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Larry Garber is Deputy Assistant Administrator in the Bureau for Policy, Planning and Learning (PPL) at USAID, where he supervises the Offices of Science & Technology and Learning Evaluation and Research. During the first several months of 2010, Mr. Garber led a small team, which conceptualized and stood up the PPL Bureau, and from June-August 2010 he served as the Bureau’s Acting Assistant to the Administrator.
From October 2010-July 2011, Mr. Garber was detailed to the Africa Bureau, where he served as the Agency point person for the Referendum on Southern Sudan independence, and supervised the Offices Southern African Affairs and Development Planning. And from March-August 2011, Mr. Garber led an intra-agency Middle East Strategic Planning Group, which recommended a reframing of Agency programmatic approaches in response to developments in the Middle East and North Africa region.
Mr. Garber was a senior policymaker for USAID in Washington from 1993-99, including serving nine months as the Acting Assistant Administrator for the Bureau of Policy and Program Coordination. He was Director of USAID's West Bank and Gaza Mission from 1999-2004.
Before rejoining USAID in November 2009, Mr. Garber served as the Chief Executive Officer of the New Israel Fund, which aims to strengthen Israel’s democracy by supporting programs that safeguard civil and human rights, bridge social and economic gaps, foster tolerance for all inhabitants, and enable different forms of religious practice to thrive. From 1982-93, Mr. Garber worked with the National Democratic Institute, the International Human Rights Law Group, and Steptoe and Johnson law firm. He also has served as a consultant on election-related matters for the Organization of American States, United Nations, and Organization of Security and Cooperation in Europe.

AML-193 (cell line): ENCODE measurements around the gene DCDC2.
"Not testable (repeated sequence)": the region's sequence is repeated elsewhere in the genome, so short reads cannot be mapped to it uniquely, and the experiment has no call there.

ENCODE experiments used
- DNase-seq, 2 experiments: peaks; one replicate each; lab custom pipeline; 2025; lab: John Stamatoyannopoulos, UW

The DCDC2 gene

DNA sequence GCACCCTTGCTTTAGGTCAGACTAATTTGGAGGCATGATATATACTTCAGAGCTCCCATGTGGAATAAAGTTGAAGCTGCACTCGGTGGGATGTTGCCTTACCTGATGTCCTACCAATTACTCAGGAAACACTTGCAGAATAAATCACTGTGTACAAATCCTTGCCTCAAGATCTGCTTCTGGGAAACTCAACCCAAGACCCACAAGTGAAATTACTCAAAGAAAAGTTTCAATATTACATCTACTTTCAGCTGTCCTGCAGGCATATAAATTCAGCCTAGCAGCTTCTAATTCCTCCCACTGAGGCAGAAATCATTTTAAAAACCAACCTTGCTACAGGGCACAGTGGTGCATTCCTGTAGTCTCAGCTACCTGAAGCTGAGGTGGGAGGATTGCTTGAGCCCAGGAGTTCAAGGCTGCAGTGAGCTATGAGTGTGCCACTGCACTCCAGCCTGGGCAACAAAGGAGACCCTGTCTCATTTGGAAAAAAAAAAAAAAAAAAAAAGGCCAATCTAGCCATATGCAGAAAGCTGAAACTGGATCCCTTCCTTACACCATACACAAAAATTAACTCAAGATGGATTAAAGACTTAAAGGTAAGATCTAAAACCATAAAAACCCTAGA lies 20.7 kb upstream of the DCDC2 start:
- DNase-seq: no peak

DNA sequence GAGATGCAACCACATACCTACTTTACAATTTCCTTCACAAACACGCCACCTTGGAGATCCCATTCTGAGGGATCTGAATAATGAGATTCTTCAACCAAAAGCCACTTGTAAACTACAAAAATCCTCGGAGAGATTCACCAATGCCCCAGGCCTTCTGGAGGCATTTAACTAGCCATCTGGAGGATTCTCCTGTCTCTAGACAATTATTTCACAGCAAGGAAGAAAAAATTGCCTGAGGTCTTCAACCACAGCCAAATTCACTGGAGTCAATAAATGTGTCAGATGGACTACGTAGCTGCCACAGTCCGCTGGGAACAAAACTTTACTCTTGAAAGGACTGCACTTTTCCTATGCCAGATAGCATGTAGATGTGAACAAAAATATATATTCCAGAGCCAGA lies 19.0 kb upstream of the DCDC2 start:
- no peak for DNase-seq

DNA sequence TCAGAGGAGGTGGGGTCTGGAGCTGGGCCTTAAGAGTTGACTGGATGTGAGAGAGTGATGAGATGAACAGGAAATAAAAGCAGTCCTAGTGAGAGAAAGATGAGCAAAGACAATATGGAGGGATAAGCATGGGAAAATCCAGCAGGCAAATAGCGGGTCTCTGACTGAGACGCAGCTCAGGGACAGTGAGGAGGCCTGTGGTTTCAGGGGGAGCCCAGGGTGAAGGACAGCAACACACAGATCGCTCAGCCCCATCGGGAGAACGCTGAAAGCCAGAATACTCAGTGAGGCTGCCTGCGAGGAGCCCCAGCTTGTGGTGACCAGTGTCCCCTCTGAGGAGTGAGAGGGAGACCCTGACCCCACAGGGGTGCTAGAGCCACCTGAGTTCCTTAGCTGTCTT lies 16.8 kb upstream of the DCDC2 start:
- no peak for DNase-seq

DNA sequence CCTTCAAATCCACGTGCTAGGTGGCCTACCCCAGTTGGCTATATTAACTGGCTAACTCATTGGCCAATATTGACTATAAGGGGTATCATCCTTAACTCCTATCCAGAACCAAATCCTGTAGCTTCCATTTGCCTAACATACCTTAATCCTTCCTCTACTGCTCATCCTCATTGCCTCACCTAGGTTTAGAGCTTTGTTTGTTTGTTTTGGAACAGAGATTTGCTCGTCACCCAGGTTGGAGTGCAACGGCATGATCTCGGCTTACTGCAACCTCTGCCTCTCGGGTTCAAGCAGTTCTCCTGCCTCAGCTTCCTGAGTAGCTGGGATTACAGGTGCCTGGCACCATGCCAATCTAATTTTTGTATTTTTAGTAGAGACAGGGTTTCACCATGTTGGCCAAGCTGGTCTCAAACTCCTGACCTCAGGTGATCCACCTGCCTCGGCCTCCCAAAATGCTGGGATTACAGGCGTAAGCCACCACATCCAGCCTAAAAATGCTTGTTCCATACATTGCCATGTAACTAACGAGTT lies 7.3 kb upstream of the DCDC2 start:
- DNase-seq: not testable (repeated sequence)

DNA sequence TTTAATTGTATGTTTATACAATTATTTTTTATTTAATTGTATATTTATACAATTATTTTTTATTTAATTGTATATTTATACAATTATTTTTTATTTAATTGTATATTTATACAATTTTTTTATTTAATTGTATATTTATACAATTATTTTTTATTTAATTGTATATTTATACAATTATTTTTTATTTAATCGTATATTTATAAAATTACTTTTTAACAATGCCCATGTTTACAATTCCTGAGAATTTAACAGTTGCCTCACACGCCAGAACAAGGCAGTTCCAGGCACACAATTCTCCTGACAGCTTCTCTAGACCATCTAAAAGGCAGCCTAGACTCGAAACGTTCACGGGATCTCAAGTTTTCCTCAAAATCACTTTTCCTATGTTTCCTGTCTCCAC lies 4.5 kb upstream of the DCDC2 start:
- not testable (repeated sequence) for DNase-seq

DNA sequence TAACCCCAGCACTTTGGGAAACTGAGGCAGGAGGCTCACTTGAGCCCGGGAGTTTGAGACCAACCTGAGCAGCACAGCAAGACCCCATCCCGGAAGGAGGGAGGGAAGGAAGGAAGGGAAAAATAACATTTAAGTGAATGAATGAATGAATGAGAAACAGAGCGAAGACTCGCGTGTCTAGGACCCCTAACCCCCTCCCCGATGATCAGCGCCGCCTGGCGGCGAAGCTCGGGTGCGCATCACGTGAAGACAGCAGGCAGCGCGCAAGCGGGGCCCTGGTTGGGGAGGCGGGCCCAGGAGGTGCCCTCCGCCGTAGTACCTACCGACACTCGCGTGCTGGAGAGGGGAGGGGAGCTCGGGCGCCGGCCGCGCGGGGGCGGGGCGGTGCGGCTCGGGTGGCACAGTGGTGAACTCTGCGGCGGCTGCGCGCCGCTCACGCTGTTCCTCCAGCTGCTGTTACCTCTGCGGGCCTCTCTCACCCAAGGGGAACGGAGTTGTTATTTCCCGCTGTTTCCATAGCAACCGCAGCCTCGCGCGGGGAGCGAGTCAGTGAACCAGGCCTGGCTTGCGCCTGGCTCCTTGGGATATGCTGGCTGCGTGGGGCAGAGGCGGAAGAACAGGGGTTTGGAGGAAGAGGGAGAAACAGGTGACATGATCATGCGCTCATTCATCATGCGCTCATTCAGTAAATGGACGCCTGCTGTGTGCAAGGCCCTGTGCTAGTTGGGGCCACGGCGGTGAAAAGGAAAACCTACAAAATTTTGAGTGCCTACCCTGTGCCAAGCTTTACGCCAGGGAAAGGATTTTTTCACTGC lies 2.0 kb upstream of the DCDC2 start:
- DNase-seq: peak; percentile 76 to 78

Mr. Garber teaches as an adjunct at the Washington College of Law and has written extensively on issues relating to human rights, democratization, election monitoring, and Palestinian political and economic development.
He is the author of the 1984 publication, Guidelines for international Election Observing, and co-editor of The New Democratic Frontier: A Country-by-Country Assessment of the 1990 Elections in Central and Eastern Europe. During 2007-08, Mr. Garber was a member of a six-person National Academies of Science expert panel, which prepared the publication Improving Democracy Assistance: Building Knowledge Through Evaluations and Research.
Mr. Garber received a bachelor’s degree from Queens College in 1976 and a joint law degree and master’s degree in international affairs from Columbia University in 1980.
Last updated: March 01, 2013